• "Our limited result showed even lower complication rate. Quek et al. [16] retrospectively analyzed 47 eyes with pre-existing glaucoma which underwent DSAEK and reported that IOP in glaucomatous eyes undergoing DSAEK can be controlled with minimal increase after DSAEK and eyes with previous filtration surgery required fewer medications to control elevated IOP than eyes that had not had previous surgery. Esquenazi et al. [17] and Riaz et al. [18] each reported 1 patient with prior Ahmed glaucoma valve implantation who underwent DSAEK successfully with good IOP control and graft survival. "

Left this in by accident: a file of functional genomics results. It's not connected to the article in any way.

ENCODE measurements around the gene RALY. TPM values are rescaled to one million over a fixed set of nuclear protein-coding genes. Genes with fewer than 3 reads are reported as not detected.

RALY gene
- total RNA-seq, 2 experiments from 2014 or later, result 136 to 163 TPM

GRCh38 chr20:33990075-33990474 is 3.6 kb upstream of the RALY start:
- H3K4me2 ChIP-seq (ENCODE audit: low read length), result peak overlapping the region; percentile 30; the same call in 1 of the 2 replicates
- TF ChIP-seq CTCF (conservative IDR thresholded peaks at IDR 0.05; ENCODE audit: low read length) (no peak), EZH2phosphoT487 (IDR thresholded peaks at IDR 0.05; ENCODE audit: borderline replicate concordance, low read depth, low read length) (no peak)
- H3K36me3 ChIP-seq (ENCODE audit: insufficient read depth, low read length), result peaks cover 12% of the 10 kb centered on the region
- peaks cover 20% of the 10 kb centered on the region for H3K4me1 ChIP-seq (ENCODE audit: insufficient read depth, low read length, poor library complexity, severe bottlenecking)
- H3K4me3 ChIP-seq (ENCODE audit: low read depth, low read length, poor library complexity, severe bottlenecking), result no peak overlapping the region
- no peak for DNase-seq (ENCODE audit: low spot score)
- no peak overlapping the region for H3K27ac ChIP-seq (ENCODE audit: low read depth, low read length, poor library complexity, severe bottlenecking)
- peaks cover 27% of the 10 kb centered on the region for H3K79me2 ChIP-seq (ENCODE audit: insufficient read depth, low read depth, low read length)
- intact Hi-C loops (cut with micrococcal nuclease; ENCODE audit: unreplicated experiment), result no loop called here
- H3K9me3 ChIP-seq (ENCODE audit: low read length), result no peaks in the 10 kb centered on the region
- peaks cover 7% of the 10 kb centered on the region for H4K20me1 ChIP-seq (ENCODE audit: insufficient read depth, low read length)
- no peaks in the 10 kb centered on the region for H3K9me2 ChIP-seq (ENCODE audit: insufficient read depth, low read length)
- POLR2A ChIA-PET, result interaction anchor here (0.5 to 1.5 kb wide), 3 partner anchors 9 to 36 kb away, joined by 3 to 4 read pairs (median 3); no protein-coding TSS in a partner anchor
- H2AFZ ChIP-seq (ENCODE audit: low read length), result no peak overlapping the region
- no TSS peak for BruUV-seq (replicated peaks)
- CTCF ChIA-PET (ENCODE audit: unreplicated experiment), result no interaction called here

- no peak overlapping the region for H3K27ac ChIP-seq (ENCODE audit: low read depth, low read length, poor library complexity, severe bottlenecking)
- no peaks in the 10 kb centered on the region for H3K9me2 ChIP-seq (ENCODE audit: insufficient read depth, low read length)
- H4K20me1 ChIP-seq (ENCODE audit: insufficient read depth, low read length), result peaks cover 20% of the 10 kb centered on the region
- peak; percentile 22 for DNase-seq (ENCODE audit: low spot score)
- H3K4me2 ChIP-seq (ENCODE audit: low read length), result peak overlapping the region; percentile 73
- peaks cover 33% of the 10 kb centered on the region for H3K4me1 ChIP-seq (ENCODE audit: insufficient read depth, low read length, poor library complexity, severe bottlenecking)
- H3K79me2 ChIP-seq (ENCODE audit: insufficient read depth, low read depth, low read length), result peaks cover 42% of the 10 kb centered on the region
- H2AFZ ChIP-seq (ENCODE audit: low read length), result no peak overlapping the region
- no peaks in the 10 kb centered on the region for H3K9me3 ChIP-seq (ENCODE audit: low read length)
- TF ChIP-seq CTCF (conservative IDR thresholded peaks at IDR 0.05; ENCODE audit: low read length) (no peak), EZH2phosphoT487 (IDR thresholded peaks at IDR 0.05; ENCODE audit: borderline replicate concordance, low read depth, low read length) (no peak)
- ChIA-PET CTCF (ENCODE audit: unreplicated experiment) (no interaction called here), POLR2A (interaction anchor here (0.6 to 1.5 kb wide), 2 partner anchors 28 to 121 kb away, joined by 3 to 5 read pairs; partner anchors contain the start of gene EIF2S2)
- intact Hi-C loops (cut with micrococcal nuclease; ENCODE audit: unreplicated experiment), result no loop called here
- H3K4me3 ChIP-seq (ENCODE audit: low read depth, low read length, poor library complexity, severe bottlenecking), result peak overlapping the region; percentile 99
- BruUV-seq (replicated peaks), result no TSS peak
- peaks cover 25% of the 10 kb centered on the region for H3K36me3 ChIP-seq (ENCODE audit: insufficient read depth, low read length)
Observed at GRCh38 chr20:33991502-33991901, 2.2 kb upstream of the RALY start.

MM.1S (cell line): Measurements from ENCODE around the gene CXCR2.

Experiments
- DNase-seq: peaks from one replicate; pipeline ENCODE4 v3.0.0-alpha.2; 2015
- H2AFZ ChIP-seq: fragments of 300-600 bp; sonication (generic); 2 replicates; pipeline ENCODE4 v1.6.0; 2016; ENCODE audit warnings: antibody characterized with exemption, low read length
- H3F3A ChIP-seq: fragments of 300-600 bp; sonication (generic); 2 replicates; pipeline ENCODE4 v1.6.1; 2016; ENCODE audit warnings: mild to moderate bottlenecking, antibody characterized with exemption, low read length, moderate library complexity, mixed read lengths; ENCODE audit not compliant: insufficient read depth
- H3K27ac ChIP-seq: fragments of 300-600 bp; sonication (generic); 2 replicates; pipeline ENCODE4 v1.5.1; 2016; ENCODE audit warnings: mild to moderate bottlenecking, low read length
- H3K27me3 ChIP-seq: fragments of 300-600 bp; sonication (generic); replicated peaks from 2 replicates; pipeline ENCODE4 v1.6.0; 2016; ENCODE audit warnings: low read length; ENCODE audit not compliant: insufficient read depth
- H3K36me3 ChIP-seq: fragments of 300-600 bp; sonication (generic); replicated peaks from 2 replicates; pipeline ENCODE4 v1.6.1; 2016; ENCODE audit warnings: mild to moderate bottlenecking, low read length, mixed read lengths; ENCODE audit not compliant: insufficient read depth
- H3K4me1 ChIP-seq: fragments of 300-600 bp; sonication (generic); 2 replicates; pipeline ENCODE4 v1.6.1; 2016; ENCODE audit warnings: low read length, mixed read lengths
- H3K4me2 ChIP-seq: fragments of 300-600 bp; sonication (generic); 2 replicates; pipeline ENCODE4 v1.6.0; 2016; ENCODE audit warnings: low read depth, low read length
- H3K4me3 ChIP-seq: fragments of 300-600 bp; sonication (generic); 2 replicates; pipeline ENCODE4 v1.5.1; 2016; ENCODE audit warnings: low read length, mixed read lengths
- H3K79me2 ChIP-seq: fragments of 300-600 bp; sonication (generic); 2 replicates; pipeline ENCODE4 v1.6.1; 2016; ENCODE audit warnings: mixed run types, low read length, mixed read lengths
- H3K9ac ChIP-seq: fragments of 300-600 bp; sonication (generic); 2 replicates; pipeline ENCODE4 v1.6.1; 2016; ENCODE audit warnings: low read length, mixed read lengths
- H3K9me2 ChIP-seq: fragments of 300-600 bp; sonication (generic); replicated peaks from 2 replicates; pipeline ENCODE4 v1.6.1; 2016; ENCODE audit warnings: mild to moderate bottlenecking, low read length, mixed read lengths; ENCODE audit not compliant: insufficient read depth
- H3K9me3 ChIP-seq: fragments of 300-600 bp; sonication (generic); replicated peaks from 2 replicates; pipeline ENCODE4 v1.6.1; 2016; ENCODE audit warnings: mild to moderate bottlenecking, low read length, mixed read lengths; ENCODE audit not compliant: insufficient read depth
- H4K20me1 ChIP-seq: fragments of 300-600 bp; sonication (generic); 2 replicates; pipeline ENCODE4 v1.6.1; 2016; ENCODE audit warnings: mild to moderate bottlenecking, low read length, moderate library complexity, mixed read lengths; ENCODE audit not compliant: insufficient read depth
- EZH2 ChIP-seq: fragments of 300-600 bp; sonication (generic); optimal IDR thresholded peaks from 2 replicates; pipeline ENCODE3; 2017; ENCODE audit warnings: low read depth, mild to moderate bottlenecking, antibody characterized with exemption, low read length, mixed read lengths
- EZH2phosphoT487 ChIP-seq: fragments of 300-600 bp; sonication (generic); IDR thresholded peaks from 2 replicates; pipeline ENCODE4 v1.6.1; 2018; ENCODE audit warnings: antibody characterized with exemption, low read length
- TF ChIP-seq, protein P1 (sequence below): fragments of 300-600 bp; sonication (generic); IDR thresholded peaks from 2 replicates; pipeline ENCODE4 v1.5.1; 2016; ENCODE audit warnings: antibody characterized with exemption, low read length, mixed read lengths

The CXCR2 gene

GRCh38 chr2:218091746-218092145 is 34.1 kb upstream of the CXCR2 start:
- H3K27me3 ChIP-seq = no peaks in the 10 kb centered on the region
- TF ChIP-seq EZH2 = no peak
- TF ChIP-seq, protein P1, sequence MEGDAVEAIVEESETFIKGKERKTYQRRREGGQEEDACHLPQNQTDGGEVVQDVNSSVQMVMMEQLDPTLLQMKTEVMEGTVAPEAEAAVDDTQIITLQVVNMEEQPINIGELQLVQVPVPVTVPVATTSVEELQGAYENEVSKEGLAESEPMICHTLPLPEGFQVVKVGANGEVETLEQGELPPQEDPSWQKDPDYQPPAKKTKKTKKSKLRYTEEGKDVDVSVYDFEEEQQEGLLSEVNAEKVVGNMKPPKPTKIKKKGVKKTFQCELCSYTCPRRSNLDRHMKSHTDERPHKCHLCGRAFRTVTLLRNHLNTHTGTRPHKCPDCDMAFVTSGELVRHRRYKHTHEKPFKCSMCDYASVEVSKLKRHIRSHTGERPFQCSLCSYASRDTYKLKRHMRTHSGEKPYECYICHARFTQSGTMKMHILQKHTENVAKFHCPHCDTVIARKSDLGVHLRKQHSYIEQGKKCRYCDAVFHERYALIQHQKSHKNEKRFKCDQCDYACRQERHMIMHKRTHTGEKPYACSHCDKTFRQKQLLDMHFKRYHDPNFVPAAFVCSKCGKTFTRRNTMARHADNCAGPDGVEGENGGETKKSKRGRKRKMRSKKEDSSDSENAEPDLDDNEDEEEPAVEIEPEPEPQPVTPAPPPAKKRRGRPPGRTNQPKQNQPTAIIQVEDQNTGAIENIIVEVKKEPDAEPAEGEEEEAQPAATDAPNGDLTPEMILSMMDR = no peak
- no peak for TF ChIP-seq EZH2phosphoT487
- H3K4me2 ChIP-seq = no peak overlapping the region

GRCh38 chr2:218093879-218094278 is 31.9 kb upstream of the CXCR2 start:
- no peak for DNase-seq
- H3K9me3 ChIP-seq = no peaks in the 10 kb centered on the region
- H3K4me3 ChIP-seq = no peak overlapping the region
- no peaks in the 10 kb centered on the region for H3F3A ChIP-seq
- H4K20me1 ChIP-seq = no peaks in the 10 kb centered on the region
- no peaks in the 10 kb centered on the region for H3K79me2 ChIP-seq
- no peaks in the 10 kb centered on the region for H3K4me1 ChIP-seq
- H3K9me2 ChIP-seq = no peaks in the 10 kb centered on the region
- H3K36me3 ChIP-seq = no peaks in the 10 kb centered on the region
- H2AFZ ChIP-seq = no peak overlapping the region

[Show abstract] [Hide abstract] ABSTRACT: To evaluate the outcomes of Descemet-stripping automated endothelial keratoplasty (DSAEK) with the use of continuous air pumping technique in Asian eyes with previous Ahmed glaucoma valve implantation. The DSAEK procedure was modified in that complete air retention of the anterior chamber was maintained for 10 min using continuous air pumping at 30 mm Hg. The primary outcome measurement was graft survival, and postoperative clinical features including, rate of graft detachment, endothelial cell count, intraocular pressure (IOP), surgical time and cup/disc ratio were also recorded. A total of 13 eyes of 13 patients which underwent modified DSAEK and 6 eyes of 6 patients which underwent conventional DSAEK were included. There was a significant difference in graft survival curves between two groups (P = 0.029); the 1-year graft survival rates were estimated as 100% and 66.7% for patients with modified DSAEK and those with traditional DSAEK, respectively. The rate of graft detachment were 0% and 33.3% for the modified DSAEK and conventional DSAEK groups, respectively (P = 0.088). The significantly lowered surgical time for air tamponade was noted in the modified DSAEK group compared to that in the conventional DSAEK group [median (IQR): 10.0 (10.0, 10.0) min vs. 24.5 (22.0, 27.0) min; P<0.001] Postoperatively, patients in the modified DSAEK group had significantly lower IOP as compared to the conventional DSAEK group [12.0 (11.0, 15.0) mm Hg vs. 16.0 (15.0, 18.0) mm Hg; P = 0.047]. Modified DSAEK patients had higher endothelial cell counts as compared to conventional DSAEK patients [2148.0 (1964.0, 2218.0) vs. 1529.0 (713.0, 2014.0)], but the difference did not reach statistical significance (P = 0.072). New continuous air pumping technique in DSAEK can be performed safely and effectively in patients with prior GDDs placement who have corneal failure.